Written by: The Bridge on Saturday, September 23rd, 2006
Ok, this is the final post for this adventure. Paul Vetter and I will sit down one last time for a meal of Gari with Afang soup. You’ve been a wonderful audience! Thanks a lot for your comments, they made the blogs come more alive. Hopefully, I’ve been able to give everybody a better picture of what this place is all about. However, reading some of your comments, and emails that I got, I realize that I can never fully explain this place to anybody who hasn’t been in a similar situation. It’s like trying to explain something to these people here about things back home; if you can’t think of anything that they can relate to, then you don’t know where to begin. This brings to mind a saying that I read in a book somewhere, “I can only describe it for you, I can’t communicate it.” Try to imagine coming from an anabaptist background with our strict upbringing and everybody working hard at their occupation, then stepping into the African culture, with its loose way of life and unbelievable ways of doing things.
A lot of the children here are either orphans because the parents don’t have the means to take care of them, or they’re illegitimate children. Many of them grow up without any parents, so how will they ever learn how to live decently?
As far as Palmgrove is concerned, they need people who are strong leaders, without such, I don’t know if it will have much of a chance. Palmgrove has come a long way, but it still needs to go a long way! Especially since Nigeria is a third world country, the corruption is so bad that it makes it hard to get anything done. You keep running from one bad experience into the next; it drives a person up the wall at times! If you go to the internet cafes, you always see people looking up immigrating to the US, or getting US Visas. It looks like many people are looking for greener pastures instead of trying to make a small difference where they are. They think that the western world is a land flowing with milk and honey, which in a sense it is, but it’s not without hard work which is something that they don’t want to believe.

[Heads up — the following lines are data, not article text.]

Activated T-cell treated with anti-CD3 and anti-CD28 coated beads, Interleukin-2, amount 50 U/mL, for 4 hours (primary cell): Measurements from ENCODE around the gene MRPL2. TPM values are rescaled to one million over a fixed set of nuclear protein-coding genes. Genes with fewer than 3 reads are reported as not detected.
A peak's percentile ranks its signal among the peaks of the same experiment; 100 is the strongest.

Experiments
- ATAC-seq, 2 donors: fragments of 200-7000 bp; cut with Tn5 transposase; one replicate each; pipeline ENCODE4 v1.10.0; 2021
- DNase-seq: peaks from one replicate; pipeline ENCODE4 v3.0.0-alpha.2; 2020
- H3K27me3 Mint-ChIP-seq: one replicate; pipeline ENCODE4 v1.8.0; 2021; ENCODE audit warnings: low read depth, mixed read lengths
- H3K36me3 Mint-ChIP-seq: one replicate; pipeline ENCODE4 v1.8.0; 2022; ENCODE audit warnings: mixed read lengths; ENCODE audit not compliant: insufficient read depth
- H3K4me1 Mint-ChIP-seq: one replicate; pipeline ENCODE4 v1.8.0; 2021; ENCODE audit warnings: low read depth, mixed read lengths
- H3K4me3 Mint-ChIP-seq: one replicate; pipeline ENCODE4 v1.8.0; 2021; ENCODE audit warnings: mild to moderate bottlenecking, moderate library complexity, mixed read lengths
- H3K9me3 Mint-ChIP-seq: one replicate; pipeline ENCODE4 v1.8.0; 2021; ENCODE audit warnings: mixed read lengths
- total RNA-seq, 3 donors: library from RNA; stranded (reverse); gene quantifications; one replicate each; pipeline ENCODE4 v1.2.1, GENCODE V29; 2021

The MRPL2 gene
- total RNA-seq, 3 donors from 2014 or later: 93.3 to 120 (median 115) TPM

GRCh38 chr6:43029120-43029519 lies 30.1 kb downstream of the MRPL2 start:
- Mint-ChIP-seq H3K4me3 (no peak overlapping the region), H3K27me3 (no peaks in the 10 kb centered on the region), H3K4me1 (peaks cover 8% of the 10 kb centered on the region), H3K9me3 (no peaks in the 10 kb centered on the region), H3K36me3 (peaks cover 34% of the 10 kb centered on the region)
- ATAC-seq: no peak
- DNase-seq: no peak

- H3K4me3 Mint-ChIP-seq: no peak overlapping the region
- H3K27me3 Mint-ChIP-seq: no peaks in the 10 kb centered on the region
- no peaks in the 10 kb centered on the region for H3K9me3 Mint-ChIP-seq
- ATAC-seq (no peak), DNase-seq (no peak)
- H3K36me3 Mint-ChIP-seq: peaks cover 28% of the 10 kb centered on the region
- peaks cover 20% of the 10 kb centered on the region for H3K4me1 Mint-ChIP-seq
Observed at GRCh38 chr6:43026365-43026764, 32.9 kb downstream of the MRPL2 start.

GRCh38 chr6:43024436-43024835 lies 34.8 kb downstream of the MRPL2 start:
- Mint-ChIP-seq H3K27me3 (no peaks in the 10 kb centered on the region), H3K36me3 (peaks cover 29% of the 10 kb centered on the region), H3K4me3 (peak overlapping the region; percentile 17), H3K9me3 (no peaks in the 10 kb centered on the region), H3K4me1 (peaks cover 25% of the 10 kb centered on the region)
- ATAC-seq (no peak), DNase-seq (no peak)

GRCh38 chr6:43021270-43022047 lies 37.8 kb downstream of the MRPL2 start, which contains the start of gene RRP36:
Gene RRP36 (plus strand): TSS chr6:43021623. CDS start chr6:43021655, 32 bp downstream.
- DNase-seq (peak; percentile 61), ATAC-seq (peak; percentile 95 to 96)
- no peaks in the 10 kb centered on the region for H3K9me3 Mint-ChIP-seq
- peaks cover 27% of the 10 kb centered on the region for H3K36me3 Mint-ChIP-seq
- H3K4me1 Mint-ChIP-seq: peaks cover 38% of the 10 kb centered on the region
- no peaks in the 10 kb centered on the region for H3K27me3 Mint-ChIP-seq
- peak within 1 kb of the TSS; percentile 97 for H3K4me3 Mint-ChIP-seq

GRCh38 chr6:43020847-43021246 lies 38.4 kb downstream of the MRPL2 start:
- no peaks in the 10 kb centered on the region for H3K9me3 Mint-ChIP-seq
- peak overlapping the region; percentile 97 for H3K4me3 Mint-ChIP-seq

Palmgrove has a few dedicated brothers who are willing to give it all they’ve got, and who are willing to live a life according to the commandments that Jesus left behind for us. It’s sometimes amazing to see how well these brothers handle controversial topics and problems that seem to arise everyday, everyday without relenting. I think I’ve learned more than what I’m going to leave behind, but hopefully the little we are able to contribute will make a difference in the lives of some people. So now that we have reached our journeys end, we can say like in a song, when we climb that last mountain we can truly say, “All in all it has been worth it all when we get home”.
See you all soon, God willing